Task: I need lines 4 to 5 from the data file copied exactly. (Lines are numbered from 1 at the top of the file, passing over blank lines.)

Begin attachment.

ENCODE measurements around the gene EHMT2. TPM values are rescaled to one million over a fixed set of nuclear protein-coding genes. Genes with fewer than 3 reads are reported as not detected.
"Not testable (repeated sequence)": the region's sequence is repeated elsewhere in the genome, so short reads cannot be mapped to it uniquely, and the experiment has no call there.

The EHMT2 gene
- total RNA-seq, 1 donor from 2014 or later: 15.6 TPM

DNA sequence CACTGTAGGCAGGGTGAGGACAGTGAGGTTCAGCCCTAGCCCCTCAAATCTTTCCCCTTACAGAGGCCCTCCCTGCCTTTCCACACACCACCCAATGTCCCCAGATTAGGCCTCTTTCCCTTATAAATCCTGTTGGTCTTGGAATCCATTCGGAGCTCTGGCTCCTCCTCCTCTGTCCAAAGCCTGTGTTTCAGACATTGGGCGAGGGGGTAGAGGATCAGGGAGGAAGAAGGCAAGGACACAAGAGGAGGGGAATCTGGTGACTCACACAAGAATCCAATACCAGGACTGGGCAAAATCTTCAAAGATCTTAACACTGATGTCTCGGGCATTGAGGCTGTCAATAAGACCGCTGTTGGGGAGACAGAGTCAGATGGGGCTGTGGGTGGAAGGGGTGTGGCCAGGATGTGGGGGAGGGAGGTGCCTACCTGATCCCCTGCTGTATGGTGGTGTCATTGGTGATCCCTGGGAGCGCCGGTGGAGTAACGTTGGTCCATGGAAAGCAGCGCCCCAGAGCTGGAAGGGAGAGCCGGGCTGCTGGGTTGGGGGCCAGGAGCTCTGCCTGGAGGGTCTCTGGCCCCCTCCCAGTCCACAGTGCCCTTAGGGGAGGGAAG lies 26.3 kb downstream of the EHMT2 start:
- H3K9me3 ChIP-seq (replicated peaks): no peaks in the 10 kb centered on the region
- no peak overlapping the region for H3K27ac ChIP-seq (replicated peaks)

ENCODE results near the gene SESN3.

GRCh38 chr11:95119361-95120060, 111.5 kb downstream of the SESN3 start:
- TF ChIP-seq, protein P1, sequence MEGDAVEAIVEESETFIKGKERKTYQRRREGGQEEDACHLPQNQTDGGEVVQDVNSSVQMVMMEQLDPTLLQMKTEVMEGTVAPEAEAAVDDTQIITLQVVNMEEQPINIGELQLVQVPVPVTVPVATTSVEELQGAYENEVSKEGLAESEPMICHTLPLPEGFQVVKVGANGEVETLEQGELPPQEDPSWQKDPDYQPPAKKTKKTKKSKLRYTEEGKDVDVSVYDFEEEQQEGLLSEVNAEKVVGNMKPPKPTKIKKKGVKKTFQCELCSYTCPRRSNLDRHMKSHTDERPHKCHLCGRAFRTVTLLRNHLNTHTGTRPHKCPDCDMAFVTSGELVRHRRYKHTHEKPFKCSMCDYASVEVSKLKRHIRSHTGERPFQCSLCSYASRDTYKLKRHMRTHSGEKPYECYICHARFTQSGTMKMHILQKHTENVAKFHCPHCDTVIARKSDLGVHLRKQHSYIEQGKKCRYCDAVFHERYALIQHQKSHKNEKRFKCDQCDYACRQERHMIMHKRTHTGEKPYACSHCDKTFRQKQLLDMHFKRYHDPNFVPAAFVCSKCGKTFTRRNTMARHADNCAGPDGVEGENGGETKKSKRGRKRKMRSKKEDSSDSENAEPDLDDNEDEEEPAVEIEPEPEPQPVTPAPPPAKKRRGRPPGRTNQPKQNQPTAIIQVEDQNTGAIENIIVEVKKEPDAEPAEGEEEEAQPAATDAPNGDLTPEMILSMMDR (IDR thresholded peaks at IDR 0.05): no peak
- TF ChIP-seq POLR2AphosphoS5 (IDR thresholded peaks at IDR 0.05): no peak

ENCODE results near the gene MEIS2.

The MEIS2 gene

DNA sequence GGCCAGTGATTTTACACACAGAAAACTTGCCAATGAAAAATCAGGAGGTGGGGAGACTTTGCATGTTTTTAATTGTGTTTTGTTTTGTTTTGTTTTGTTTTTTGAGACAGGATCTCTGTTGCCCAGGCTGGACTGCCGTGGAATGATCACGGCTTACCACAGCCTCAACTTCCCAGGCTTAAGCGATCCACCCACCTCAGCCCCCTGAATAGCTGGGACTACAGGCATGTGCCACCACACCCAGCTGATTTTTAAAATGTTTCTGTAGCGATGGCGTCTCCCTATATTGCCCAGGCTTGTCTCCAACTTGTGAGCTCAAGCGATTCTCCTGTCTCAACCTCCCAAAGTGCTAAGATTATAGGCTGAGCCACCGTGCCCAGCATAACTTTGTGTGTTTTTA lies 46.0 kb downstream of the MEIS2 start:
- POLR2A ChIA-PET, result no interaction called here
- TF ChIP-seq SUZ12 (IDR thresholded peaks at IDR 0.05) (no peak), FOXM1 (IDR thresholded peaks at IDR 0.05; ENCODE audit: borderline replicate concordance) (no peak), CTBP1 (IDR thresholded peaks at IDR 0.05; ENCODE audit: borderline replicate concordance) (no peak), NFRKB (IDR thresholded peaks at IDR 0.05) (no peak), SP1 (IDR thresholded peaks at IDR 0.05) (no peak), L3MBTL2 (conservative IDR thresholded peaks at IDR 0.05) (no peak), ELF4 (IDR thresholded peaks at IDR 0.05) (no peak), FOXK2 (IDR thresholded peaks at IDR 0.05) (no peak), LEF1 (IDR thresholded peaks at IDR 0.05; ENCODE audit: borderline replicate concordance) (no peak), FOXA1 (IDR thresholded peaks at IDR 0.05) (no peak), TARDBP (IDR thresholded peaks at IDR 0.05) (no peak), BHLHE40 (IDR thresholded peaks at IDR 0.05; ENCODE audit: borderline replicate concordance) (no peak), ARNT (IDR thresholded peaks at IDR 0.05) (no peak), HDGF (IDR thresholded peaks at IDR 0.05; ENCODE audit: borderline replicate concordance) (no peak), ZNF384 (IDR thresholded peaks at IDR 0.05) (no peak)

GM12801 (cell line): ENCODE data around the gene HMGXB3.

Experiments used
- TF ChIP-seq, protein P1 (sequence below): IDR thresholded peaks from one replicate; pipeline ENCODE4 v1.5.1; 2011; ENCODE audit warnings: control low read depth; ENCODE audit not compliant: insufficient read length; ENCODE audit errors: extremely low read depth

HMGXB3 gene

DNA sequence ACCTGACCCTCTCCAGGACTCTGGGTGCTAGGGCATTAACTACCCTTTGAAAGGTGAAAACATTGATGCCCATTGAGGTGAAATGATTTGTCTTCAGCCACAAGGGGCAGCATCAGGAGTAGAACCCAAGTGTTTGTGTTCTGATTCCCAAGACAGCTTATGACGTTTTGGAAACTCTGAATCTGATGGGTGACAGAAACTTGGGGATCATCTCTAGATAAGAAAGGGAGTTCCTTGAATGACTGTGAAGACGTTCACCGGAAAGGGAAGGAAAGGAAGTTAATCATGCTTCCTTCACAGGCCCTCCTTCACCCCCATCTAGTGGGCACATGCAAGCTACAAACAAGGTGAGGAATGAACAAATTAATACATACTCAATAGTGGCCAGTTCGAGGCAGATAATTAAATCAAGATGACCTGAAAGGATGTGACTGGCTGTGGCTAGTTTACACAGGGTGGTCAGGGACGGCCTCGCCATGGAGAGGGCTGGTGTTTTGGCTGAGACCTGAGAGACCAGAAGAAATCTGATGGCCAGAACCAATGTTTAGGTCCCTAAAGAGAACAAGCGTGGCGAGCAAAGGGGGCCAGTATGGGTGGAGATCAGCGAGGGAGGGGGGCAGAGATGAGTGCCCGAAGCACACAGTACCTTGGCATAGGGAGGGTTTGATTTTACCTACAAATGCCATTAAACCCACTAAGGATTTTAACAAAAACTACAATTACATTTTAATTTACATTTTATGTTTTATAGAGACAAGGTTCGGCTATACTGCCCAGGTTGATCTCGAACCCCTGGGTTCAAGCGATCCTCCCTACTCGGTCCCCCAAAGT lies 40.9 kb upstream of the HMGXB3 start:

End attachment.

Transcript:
- total RNA-seq, 1 donor from 2014 or later: 15.6 TPM

DNA sequence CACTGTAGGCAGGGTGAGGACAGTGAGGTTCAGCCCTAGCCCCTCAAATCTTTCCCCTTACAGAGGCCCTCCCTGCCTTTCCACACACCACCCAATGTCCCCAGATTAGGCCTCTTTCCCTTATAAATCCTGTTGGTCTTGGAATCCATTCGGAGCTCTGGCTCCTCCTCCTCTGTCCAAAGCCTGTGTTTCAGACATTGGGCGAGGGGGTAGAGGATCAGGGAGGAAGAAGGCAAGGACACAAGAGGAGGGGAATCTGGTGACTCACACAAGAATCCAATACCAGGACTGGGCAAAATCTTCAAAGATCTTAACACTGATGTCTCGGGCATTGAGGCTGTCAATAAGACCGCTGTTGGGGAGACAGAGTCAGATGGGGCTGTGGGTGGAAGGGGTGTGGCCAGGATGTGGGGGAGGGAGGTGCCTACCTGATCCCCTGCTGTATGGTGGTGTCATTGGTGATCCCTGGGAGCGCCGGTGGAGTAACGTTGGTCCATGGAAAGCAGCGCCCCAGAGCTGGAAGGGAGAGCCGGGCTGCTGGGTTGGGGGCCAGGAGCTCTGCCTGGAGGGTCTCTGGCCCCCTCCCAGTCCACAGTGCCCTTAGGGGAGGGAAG lies 26.3 kb downstream of the EHMT2 start: